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Mobilizing the buildings sector for climate action

Marcene D. Broadwater's picture

Also available in: Spanish

Kolkata West International City, India. Credits: IFC


With the passing of the historic climate change agreement in Paris, the buildings sector, which accounts for 32 percent of total energy use and 19 percent of GHG emissions, has been highlighted as a key industry to transform in order to achieve global climate mitigation goals. The private sector has responded with ambitious pledges for action, and must now turn to practical solutions to put the building sector on a low-carbon path.

The good news is that the level of aspiration is very high. I participated in the first-ever Buildings Day at COP21, witnessing ambitious commitments from both the public and the private sector. Over 90 countries have included attention to buildings in their Nationally Determined Contributions (NDCs), with greater than 1,300 commitments from companies and industry and professional organizations.

Climate finance: The public sector can't do this alone

Christian Grossmann's picture
A World Economic Forum event at COP20 brought together public and private sector leaders to discuss carbon pricing. Carlos Molina/World Bank
A discussion on carbon pricing at COP20 brought together executives from Unilever, pension fund AP4, and the BVRio Environmental Exchange, and officials from California, South Korea, and the World Bank Group. Carlos Molina/World Bank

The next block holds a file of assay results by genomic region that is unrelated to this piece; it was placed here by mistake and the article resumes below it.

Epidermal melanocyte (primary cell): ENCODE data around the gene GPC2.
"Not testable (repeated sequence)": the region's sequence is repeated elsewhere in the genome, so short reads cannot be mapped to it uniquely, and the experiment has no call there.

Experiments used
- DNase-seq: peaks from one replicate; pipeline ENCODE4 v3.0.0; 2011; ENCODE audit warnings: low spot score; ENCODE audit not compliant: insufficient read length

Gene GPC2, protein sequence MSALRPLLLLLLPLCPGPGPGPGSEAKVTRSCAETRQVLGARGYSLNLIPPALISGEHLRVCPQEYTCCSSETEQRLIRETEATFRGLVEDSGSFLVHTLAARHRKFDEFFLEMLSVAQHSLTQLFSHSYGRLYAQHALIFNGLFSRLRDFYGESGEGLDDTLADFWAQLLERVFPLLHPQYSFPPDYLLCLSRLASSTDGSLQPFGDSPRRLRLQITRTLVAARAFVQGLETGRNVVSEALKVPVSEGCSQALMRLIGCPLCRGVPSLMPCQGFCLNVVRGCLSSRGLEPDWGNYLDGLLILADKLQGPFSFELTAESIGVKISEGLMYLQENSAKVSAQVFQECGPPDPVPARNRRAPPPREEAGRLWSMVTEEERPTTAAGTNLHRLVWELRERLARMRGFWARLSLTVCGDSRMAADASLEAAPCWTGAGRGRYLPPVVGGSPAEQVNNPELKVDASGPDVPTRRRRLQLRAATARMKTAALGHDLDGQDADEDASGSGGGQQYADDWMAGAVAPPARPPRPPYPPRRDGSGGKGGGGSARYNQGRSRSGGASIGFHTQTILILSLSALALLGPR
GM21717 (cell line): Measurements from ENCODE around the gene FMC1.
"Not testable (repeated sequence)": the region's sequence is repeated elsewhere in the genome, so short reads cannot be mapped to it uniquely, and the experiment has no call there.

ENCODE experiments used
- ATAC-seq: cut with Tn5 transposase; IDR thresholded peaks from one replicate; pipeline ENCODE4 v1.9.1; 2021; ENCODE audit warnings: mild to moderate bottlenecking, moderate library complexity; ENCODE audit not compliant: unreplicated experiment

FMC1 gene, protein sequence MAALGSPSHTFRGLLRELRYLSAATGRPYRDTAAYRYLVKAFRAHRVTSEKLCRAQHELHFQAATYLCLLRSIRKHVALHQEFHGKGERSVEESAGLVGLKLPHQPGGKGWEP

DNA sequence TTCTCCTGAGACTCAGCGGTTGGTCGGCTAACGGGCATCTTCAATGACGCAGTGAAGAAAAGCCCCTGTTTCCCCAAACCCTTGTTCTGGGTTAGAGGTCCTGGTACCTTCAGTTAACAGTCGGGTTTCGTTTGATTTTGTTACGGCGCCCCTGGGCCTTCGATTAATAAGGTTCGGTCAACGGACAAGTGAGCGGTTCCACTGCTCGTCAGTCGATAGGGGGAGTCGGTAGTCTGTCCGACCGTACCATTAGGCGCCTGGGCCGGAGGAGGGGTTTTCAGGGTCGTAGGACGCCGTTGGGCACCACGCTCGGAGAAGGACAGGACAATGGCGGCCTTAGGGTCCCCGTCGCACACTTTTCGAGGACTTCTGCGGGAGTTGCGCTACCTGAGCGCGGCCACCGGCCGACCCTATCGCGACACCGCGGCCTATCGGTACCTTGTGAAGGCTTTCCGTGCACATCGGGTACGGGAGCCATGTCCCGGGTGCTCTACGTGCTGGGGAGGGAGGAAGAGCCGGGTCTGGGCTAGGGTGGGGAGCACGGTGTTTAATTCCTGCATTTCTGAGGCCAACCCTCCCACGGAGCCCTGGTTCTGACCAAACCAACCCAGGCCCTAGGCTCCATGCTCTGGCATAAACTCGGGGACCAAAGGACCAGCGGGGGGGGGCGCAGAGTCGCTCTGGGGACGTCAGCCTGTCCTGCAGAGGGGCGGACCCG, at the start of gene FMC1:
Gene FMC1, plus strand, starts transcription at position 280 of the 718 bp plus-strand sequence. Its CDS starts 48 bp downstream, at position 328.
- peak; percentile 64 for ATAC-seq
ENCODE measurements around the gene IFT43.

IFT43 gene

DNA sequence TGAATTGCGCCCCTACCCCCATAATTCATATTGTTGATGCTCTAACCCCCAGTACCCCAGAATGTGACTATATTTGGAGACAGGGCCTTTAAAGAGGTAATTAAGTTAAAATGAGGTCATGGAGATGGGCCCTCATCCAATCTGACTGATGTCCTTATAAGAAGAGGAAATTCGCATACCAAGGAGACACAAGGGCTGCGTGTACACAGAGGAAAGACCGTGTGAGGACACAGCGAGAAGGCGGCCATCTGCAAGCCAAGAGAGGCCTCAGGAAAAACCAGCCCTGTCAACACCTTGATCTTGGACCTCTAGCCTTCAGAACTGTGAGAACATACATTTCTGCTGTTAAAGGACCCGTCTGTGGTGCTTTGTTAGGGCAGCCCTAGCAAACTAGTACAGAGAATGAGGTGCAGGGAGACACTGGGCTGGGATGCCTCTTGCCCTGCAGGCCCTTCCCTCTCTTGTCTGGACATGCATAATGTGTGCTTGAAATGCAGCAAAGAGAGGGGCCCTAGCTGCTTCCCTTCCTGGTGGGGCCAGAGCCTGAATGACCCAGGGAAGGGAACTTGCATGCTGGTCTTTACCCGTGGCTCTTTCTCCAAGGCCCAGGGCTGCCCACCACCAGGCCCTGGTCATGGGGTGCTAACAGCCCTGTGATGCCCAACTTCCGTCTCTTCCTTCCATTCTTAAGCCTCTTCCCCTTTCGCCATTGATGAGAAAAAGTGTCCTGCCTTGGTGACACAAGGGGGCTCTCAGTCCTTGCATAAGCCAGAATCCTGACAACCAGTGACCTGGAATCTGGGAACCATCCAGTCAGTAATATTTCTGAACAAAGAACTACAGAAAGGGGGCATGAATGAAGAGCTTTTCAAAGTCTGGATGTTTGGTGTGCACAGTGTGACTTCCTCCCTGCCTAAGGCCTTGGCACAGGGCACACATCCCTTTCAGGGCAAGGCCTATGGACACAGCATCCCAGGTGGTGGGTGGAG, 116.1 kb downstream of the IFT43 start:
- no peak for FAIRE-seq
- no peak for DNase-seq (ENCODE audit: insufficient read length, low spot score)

​We’re doing a lot of talking and listening here at COP 20 in Lima about climate finance – how hundreds of billions of dollars were invested globally last year to clean up the air, get efficient energy to more people, make agriculture more productive, and build resilience to extreme weather events.

We all know and acknowledge much more still needs to be done – the International Energy Agency and others believe we need at least $1 trillion dollars of new investment each year to address climate change.

There’s no way that public money alone can meet that goal. We need to find ways to catalyze the limited public funds we have to unlock private investment. That, of course, means investors need to have the confidence that the right policies are in place to make long-term investments for the climate.

Are buildings an important piece of the climate puzzle?

Alan Miller's picture

 

 

They inhabit two different worlds—buildings and climate change—both outside and within the World Bank. It should not be that way as the building sector could be central to both mitigation and adaptation efforts.  

 

Buildings are important for climate mitigation because they account for about 30% of global energy consumption and greenhouse gas emissions. According to the International Energy agency (IEA), energy use in this sector is expected to increase globally about 30 % over the next two decades if recent trends continue; however, the Intergovernmental Panel on Climate Change (IPCC) Fourth Assessment Report concludes buildings offer by far the largest potential source for low cost reductions in CO2 emissions. The World Bank has many projects and analyses addressing this opportunity including a recent ESMAP (Energy Sector Management Assistance Program) report on the benefits and obstacles to effective building codes. These could address over 60 % of building energy use but remain weak and often unenforced in most Bank client countries.